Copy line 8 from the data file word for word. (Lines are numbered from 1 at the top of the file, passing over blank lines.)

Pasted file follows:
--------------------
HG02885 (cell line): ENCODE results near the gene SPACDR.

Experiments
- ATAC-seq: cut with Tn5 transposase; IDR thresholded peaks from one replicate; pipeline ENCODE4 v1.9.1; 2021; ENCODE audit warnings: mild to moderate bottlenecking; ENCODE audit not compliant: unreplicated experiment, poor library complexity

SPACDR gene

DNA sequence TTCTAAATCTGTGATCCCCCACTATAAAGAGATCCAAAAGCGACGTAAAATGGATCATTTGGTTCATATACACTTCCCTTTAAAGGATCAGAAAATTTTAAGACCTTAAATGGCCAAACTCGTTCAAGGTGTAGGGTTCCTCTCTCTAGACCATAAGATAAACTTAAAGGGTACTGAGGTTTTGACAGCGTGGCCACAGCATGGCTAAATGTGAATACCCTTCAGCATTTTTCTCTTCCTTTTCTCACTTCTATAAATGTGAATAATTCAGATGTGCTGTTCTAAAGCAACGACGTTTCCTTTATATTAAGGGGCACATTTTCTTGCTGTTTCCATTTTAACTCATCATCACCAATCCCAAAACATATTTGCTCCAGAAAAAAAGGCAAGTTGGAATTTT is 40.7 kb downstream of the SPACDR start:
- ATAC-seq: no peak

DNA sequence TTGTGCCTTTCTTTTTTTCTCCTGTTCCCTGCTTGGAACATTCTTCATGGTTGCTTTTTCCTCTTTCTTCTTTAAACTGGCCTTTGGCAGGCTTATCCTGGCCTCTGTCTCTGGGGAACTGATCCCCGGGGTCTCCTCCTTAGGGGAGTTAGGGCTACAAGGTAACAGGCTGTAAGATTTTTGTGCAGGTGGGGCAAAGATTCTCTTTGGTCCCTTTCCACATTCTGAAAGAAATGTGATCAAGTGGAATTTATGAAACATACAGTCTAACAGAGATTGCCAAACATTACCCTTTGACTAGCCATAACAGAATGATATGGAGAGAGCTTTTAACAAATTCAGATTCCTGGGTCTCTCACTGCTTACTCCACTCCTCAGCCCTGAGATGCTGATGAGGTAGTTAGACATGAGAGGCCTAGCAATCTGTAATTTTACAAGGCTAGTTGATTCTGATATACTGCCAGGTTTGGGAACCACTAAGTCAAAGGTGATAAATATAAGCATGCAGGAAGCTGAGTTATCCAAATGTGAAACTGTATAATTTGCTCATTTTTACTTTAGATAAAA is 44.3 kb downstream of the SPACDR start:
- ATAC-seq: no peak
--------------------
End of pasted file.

- ATAC-seq: no peak